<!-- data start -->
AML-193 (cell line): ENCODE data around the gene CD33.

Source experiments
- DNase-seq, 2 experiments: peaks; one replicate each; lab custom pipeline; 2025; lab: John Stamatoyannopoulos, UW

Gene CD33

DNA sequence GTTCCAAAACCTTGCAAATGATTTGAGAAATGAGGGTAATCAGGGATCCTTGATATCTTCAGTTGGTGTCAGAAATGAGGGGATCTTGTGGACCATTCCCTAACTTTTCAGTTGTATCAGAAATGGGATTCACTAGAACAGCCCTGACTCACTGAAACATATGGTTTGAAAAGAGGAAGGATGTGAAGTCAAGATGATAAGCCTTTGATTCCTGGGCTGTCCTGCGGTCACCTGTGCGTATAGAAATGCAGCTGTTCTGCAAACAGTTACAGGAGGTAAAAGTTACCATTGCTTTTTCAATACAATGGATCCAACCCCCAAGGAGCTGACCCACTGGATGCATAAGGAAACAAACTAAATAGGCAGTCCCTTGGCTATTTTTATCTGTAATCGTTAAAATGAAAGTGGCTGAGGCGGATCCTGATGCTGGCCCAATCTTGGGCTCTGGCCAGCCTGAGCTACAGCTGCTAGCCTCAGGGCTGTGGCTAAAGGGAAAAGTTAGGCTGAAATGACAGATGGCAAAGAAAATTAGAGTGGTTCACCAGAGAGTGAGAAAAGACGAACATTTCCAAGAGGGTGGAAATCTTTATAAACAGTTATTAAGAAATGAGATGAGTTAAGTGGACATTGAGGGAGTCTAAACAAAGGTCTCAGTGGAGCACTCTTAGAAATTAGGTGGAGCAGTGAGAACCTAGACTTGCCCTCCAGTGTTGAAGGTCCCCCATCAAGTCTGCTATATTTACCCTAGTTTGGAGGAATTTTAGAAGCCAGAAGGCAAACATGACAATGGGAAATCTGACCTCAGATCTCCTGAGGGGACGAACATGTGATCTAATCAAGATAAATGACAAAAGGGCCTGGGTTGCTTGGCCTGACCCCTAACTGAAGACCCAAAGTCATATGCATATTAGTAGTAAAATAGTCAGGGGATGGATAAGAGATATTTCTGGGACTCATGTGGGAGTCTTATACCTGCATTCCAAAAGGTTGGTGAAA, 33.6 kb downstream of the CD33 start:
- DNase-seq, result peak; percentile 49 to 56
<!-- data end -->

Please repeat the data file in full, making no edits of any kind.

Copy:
AML-193 (cell line): ENCODE data around the gene CD33.

Source experiments
- DNase-seq, 2 experiments: peaks; one replicate each; lab custom pipeline; 2025; lab: John Stamatoyannopoulos, UW

Gene CD33

DNA sequence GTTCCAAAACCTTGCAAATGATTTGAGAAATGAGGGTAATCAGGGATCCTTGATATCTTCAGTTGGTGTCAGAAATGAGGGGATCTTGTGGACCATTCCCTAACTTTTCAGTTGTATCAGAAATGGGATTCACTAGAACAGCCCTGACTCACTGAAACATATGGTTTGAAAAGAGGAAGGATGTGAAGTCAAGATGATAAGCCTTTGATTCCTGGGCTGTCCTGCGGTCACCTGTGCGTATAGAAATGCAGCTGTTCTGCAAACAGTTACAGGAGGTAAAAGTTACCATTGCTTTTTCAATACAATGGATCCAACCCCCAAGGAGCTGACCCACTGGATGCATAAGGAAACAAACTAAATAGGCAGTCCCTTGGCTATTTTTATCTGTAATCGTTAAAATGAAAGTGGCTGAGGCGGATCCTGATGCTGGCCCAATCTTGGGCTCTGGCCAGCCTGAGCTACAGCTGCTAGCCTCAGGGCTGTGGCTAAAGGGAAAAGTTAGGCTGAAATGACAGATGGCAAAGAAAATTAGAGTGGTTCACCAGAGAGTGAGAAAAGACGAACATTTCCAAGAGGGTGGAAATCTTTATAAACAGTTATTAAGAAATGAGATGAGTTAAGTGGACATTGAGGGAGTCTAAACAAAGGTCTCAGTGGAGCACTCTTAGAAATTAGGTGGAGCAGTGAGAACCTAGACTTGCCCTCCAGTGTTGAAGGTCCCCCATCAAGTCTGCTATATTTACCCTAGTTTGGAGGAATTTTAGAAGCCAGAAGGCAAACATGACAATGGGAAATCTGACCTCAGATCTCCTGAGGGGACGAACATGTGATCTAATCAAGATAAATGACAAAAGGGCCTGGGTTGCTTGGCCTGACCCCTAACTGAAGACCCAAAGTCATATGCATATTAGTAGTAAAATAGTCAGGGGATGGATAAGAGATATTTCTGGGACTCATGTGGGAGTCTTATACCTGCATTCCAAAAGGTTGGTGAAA, 33.6 kb downstream of the CD33 start:
- DNase-seq, result peak; percentile 49 to 56